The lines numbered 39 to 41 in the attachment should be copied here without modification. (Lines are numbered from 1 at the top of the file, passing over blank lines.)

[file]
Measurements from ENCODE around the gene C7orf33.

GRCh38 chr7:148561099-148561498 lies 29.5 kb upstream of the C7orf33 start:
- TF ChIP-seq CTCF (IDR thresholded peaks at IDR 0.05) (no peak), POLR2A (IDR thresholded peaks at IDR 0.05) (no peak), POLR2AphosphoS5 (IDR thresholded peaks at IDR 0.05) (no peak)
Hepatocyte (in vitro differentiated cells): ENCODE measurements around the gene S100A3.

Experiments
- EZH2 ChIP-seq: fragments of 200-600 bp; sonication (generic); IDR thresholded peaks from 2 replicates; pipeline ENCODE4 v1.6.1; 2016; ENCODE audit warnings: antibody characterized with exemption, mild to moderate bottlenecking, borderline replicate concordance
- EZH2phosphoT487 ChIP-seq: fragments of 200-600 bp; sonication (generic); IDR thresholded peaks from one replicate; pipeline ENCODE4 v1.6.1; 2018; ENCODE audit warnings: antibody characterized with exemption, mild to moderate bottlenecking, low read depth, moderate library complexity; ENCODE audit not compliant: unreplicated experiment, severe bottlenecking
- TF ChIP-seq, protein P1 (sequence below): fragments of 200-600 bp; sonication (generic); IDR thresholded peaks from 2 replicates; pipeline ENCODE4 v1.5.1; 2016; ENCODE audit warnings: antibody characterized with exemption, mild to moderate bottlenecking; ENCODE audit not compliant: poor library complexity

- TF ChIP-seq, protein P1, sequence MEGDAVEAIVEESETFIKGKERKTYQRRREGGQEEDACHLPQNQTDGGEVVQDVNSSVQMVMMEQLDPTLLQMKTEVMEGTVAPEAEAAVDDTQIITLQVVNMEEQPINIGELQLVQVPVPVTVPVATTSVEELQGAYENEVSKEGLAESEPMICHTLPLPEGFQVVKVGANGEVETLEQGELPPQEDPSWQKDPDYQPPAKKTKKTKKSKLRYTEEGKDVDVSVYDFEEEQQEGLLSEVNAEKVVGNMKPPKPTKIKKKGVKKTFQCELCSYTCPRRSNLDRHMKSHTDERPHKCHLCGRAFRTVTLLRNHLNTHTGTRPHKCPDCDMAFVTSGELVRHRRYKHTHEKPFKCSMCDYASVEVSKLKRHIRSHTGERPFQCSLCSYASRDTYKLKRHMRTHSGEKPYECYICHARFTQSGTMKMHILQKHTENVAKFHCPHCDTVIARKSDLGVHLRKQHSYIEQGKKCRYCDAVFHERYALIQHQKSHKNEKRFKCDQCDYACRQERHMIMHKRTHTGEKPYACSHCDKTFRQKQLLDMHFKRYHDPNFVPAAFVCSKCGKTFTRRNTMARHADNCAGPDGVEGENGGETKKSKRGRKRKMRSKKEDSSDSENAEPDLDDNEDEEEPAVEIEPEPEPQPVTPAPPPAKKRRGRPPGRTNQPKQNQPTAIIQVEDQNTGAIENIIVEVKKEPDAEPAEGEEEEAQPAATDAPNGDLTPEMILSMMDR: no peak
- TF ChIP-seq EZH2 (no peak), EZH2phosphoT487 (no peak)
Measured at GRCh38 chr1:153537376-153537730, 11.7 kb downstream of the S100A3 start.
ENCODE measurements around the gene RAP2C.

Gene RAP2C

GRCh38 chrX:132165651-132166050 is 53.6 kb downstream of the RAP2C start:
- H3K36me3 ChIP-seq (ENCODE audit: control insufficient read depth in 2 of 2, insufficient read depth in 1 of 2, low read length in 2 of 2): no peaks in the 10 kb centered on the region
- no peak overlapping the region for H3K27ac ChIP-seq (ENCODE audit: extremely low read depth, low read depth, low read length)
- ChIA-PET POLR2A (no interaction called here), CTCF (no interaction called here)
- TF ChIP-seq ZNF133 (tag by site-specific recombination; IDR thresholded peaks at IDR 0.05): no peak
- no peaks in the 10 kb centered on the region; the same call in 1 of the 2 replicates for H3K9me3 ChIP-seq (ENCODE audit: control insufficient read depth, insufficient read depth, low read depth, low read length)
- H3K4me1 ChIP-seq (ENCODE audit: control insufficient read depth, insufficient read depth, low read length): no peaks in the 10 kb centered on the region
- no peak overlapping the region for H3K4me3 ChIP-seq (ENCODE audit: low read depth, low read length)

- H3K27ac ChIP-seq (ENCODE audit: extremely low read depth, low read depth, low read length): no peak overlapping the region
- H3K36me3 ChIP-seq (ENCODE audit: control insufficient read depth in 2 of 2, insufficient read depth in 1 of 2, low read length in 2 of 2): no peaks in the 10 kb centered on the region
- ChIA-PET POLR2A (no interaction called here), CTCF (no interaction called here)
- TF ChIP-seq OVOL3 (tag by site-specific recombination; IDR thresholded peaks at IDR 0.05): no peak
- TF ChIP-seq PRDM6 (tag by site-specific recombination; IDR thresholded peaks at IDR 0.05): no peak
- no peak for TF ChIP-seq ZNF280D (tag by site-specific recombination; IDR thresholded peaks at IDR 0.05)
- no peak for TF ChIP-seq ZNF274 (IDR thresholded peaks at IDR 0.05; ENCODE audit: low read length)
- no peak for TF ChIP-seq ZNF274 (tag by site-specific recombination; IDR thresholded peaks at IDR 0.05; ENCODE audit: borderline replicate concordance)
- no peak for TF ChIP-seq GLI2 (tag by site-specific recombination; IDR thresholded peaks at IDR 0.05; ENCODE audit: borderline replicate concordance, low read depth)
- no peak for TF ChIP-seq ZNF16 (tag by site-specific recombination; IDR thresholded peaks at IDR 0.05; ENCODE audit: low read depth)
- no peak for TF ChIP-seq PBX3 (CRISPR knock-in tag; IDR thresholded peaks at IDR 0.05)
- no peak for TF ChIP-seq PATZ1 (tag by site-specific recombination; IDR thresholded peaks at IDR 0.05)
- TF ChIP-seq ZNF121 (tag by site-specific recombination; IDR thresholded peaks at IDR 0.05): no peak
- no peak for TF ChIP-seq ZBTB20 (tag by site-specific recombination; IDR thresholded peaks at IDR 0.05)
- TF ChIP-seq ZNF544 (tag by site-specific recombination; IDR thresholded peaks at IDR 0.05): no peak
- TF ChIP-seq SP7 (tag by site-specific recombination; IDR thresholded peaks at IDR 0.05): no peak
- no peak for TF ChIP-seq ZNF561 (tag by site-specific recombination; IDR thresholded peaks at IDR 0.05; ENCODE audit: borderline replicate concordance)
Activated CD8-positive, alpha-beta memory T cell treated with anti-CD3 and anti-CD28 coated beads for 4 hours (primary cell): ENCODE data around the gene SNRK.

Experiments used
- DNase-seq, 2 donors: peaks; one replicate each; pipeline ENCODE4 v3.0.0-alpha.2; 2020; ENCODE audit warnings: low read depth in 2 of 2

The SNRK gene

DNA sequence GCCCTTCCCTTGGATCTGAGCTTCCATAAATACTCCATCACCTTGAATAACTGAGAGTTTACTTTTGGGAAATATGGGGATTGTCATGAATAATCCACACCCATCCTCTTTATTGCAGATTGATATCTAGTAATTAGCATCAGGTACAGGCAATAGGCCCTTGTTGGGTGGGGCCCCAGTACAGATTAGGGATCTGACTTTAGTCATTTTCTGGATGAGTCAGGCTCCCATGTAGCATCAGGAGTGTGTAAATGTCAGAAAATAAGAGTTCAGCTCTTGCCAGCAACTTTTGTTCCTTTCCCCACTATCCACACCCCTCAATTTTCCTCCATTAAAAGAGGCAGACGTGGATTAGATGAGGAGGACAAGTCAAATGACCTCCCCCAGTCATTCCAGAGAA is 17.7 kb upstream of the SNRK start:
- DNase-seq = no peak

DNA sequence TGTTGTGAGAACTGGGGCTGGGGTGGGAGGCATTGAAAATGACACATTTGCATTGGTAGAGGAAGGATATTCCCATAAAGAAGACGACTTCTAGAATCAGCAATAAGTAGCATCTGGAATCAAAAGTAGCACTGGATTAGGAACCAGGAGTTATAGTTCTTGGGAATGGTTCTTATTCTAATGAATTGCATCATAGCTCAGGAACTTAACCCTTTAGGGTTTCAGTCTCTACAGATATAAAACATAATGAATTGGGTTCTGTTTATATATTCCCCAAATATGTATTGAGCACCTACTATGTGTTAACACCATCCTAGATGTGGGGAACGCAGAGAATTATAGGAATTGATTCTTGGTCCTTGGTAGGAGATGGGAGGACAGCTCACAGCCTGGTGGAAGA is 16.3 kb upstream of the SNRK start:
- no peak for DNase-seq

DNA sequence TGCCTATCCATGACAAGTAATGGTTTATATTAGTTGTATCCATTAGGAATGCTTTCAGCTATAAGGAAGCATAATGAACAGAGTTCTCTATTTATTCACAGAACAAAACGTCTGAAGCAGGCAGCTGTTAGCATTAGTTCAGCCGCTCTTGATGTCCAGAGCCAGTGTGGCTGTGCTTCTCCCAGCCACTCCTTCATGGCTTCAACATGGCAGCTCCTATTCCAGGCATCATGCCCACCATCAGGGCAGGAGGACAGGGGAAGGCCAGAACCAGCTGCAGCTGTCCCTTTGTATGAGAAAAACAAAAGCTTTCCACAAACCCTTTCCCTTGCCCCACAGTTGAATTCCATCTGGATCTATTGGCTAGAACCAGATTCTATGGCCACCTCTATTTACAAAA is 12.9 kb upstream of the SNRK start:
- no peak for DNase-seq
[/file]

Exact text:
Activated CD8-positive, alpha-beta memory T cell treated with anti-CD3 and anti-CD28 coated beads for 4 hours (primary cell): ENCODE data around the gene SNRK.

Experiments used
- DNase-seq, 2 donors: peaks; one replicate each; pipeline ENCODE4 v3.0.0-alpha.2; 2020; ENCODE audit warnings: low read depth in 2 of 2